Some of the members of our team, Jose A. Martínez and Manuel Ruiz, participated on April 26 at an event in the European Parliament prior to the vote on a report on violation of Human Rights in the textile sector. Our project, “Stars for Workers”, was one of those selected to show the initiatives that are being undertaken in the sector to make it more sustainable, humane and fair.
The session was attended by Arne Lietz (European Parliament’s Development Committee), Linda McAvan (President of the European Parliament’s Development Committee), Nevem Mimica (European Commissioner for International Cooperation and Development), Lola Sánchez Caldentey (Member of the Development Committee), Guy Stuart (Harvard University, Garment Workers Diaries), Sarah Ditty (Fashion Revolution Coordinator), Helmut Fisher (Ministry of Development and Cooperation), Amit Narje , Amirul Haque Amin (President of the National Textile Workers’ Federation of Dhaka, Bangladesh) and Shahdat Hossain (Ambassador of Bangladesh to Belgium).
The Spanish MEP, Lola Sánchez, who has led the “EU flagship initiative on the garment sector”, once again strongly outlined the need to establish a regulatory framework in the European Union with a view to increasing the transparency in the supply chain, change product labeling to inform the consumer of who produces the clothing and under what working conditions, reward tariffs with sustainable production, and prevent human rights being violated, with special emphasis on the case women.
The clothing sector employs more than 60 million people worldwide, but despite many initiatives that have been taken in recent years to improve working conditions, none of them is part of a common regulatory framework, and are based mainly on voluntary codes of conduct and Corporate Social Responsibility actions, which have proved incapable of protecting workers’ basic rights: access to a living wage, elimination of forced and child labor, elimination of physical and verbal discrimination, elimination of discrimination against women, guarantees of a healthy work environment, and freedom of association.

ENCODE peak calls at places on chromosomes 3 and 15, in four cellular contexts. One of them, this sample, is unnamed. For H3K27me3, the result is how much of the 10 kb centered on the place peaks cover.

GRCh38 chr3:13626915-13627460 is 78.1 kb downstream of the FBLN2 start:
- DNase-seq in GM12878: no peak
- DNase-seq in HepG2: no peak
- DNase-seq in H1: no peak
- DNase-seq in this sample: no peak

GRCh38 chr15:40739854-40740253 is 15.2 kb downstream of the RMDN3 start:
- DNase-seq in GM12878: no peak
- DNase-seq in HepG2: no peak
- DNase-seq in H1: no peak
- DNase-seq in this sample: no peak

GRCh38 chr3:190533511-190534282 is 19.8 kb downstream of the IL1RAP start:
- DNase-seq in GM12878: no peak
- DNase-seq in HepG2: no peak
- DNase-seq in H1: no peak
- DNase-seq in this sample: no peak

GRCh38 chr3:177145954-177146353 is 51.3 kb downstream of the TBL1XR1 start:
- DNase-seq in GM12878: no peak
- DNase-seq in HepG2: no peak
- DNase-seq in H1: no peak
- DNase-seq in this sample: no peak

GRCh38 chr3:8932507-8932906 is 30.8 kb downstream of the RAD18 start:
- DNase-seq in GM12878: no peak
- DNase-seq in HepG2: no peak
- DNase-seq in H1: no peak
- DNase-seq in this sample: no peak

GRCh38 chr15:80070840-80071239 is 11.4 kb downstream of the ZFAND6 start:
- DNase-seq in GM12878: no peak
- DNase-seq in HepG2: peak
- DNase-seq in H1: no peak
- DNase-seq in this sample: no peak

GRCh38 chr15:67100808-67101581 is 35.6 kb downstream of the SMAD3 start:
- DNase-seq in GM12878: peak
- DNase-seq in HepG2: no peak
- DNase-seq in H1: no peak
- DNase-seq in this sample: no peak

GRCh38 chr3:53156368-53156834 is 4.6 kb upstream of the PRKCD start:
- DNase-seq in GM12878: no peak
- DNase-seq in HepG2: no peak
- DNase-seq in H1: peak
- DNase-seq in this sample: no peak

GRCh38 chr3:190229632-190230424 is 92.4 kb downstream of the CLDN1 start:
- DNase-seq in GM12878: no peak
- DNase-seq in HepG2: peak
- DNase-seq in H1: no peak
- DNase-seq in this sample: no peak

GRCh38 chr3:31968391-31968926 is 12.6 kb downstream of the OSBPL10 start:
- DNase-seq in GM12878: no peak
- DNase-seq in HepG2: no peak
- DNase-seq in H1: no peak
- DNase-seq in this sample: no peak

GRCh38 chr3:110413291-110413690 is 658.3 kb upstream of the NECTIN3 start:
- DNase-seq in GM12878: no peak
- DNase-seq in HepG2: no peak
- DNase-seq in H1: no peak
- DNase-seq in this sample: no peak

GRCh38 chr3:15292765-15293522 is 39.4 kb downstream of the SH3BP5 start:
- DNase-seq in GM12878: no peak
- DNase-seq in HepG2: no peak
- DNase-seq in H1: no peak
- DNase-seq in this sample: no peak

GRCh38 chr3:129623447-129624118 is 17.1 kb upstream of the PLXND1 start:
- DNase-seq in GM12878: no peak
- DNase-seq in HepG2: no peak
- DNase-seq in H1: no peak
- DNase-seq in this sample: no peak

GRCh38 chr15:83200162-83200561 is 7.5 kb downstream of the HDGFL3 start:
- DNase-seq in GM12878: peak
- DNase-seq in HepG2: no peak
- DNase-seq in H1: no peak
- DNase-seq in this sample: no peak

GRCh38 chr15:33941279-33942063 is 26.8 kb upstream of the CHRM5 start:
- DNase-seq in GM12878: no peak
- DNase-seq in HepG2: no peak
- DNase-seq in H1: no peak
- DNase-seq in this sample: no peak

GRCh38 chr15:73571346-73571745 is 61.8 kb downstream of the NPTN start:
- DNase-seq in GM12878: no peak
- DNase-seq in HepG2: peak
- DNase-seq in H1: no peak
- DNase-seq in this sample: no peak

Of particular importance was also the intervention of Amirul Haque Amin, President of the National Federation of Textile Workers of Dhaka, who pointed out that voluntary actions and the principles of Corporate Social Responsibility were not enough for hundreds of thousands of workers in Bangladesh to be able to live worthily. His emotional speech culminated in the hope that this time, a binding agreement will actually contribute to the respect of the Human Rights of employees in the factories of his country.
The session was a time of tension when the Bangladeshi ambassador had to answer questions about the imprisonment of trade unionists who have been staging protests in the country since December 2016, leading thousands of workers demanding a living wage and better working conditions.
Professors Martínez and Ruiz had the opportunity to explain in the final act of the session the objectives of our project, which aims to increase people awareness of labor exploitation in the textile industry through the involvement of celebrities who sign contracts of sponsorship with the big brands of the sector.
Finally, one day later, on 27 April, the European Parliament adopted the report with a strong majority, with 505 votes in favor, 57 abstentions and 49 votes against.
Now the next step is for the European Commission to draw up a draft law (Regulation or Directive) which will have to be discussed again by the social partners and endorsed by Parliament and the Council of the European Union.